Since the start of the iMATCH programme, there has been considerable scale up in activities from all partners. The protocol for the Immetacyte sponsored exemplar trial, OvStar, has now been finalised and is due for submission to the MHRA imminently. OvStar will use Tumour Infiltrating Lymphocytes (TILs) to treat ovarian cancer and is a large collaborative effort across multiple partners. For example there is excellent progress being made on a bespoke database for the management of OvStar which has required coordinated effort between Aptus Clinical, Formedix and Chaucer Life Sciences. The protocol, PRIME, aiming to streamline sample collection across Manchester for tissue that could be manufactured into Advanced Therapeutic Medicinal Products (ATMPs) will go-live in June. At the clinical sites, there has been a significant increase in activity with at least 18 ATMP trials now open at The Christie and Manchester University Foundation Trusts. iMATCH has been at the centre of driving this increase forwards, for example through the appointment of additional ATMP trained staff (nursing, medical, quality, education), governance structures have been rolled out, the apheresis capacity expanded and finally work has commenced on increasing the cell storage facility. Training is a particular focus of the iMATCH programme and is being rolled out across the city through a series of education events. There is now an established bi-monthly meeting that rotates around The Christie and Manchester University Foundation Trusts, bringing together pharmacists, nurses, doctors and others involved in the treatment of patients with ATMPs to share experience and best practice in this field. Looking to educating the future workforce in the use of ATMPs the iMATCH team have gained approval from Manchester University to run an MSc in ATMPs, this unique course, with the first intake in September 2019, will deliver a broad and comprehensive overview with in-depth insights into the rapidly developing and cutting-edge field of Advanced therapies.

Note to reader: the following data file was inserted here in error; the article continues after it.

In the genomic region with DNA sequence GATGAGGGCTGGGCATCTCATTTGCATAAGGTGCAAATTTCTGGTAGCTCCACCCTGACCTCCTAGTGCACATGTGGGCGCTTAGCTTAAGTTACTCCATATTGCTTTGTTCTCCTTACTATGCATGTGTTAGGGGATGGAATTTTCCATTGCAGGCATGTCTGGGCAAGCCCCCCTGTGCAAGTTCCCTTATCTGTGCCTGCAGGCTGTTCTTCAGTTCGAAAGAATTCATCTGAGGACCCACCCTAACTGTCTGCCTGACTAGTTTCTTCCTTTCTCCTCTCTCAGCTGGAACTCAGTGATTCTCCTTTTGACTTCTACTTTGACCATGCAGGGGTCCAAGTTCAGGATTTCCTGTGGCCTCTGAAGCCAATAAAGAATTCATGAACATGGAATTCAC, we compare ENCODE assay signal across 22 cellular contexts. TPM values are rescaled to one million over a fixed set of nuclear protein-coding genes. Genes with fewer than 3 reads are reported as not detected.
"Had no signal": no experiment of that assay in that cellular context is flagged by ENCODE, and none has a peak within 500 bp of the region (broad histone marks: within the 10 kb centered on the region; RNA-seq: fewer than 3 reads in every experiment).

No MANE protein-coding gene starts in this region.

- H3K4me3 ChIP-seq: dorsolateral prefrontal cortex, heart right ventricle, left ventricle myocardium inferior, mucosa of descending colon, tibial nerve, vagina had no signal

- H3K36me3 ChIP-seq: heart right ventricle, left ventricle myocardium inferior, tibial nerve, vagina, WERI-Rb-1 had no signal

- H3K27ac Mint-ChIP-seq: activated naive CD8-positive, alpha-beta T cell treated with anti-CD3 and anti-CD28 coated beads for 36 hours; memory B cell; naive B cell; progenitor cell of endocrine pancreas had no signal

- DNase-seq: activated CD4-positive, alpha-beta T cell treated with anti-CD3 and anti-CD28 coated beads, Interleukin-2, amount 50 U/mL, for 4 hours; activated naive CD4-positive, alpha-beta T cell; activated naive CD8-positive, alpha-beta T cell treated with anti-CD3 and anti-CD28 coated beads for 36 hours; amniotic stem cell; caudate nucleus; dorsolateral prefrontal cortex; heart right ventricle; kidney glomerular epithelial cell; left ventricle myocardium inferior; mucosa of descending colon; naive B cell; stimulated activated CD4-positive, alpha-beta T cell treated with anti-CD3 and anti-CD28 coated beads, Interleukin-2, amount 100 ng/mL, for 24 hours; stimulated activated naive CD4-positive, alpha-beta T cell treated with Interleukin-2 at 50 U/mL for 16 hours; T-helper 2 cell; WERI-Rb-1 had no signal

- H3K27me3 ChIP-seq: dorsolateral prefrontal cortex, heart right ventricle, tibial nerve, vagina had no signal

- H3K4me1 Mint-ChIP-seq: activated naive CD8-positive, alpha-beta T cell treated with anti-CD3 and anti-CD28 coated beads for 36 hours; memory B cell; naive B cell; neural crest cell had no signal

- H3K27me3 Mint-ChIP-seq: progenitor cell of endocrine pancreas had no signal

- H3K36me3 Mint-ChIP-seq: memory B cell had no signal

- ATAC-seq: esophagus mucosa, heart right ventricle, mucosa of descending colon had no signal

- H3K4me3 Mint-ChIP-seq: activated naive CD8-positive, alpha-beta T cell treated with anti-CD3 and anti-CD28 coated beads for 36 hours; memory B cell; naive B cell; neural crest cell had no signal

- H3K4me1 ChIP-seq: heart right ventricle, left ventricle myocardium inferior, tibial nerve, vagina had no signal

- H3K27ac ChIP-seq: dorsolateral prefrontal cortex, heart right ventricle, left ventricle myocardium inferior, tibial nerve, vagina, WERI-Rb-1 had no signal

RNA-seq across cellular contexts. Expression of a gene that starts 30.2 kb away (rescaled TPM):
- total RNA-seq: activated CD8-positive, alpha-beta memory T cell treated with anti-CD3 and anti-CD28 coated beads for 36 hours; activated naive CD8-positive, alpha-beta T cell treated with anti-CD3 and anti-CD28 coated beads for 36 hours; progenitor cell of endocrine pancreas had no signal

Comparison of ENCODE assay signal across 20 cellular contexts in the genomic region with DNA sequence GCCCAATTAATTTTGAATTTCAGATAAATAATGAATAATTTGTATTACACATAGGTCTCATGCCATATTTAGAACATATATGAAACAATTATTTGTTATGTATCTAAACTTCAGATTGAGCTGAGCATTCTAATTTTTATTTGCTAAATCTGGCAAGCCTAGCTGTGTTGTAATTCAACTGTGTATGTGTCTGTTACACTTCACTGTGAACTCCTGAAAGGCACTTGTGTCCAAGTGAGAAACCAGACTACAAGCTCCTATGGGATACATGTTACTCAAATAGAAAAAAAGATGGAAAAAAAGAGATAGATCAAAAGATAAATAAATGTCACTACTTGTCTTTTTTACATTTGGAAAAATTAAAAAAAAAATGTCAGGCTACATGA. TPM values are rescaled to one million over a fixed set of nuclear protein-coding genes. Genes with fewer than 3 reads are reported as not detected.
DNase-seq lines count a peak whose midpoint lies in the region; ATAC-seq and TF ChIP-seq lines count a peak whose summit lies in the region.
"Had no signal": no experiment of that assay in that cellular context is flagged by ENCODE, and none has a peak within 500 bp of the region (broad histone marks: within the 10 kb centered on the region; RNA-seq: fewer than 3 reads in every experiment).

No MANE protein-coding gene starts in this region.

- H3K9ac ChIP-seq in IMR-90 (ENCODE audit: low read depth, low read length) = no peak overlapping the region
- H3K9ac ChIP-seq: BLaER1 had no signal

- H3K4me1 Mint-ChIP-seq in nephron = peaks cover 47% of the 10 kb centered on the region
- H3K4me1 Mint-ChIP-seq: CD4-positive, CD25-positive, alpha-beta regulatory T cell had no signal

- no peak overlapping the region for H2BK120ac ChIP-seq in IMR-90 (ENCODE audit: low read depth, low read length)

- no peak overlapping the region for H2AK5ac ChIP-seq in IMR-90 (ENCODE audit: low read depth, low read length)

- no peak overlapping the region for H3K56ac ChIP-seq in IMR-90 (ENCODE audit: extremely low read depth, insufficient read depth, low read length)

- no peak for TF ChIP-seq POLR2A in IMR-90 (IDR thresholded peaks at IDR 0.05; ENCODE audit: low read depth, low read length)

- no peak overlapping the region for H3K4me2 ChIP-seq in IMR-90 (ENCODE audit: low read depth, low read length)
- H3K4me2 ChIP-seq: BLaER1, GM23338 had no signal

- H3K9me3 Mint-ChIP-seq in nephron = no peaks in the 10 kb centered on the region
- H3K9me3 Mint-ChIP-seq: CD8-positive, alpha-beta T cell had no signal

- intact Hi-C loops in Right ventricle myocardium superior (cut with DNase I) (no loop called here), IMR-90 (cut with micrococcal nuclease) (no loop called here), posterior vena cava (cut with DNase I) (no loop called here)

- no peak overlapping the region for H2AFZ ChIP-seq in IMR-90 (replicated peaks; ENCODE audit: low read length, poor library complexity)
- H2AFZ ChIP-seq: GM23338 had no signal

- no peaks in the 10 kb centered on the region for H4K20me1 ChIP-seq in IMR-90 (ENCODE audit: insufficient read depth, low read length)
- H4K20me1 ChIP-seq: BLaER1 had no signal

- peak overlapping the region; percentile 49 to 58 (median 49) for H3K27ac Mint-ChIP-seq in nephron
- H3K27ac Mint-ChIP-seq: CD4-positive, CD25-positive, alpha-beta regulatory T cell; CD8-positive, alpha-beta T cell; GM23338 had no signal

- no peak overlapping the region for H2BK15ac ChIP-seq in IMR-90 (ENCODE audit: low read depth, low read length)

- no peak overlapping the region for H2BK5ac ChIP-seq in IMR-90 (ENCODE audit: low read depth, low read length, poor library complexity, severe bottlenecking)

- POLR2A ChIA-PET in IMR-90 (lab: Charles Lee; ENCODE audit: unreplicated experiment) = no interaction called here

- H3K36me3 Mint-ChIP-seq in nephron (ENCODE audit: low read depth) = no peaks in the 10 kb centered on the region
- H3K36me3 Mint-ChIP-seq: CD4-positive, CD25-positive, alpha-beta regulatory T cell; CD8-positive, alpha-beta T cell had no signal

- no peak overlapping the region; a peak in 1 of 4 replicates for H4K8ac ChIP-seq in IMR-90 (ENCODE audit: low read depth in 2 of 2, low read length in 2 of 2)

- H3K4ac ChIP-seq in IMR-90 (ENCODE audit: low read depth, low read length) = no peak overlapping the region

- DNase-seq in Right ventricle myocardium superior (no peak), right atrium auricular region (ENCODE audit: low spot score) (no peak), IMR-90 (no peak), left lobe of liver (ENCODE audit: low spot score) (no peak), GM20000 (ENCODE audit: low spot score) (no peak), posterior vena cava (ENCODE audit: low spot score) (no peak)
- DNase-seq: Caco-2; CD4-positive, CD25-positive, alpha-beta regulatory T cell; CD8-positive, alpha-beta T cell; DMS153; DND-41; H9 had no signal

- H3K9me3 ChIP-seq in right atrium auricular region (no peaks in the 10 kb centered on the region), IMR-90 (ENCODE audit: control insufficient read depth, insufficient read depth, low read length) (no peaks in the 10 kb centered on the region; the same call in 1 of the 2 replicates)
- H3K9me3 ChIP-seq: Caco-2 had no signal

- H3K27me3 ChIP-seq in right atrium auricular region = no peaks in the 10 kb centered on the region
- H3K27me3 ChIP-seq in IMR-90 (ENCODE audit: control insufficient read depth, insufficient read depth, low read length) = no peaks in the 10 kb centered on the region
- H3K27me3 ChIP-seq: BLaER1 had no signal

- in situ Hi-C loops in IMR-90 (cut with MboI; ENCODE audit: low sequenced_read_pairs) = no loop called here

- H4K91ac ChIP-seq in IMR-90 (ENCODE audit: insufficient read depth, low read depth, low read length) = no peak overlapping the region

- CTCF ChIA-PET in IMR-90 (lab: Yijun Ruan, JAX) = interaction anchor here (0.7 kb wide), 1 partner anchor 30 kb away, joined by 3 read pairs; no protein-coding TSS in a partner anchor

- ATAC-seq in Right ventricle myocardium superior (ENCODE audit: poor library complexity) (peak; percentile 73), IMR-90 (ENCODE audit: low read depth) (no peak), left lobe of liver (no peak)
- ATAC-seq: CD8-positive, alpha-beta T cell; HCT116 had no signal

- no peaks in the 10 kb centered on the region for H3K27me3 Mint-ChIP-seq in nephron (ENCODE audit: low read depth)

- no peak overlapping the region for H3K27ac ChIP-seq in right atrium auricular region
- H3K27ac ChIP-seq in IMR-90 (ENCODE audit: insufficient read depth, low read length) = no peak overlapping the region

NAATTC

The Northern Alliance Advanced Therapies Treatment Centre held its first major dissemination event in May to share knowledge on delivery of Advanced Therapies in the NHS, with a particular focus on CAR T-cell therapies.  Leeds Teaching Hospitals, one of NA-ATTC’s partners, is applying its significant clinical trials experience with oncolytic virus in the delivery of a new commissioned service for T-VEC; the first licenced gene therapy approved for use at this hospital.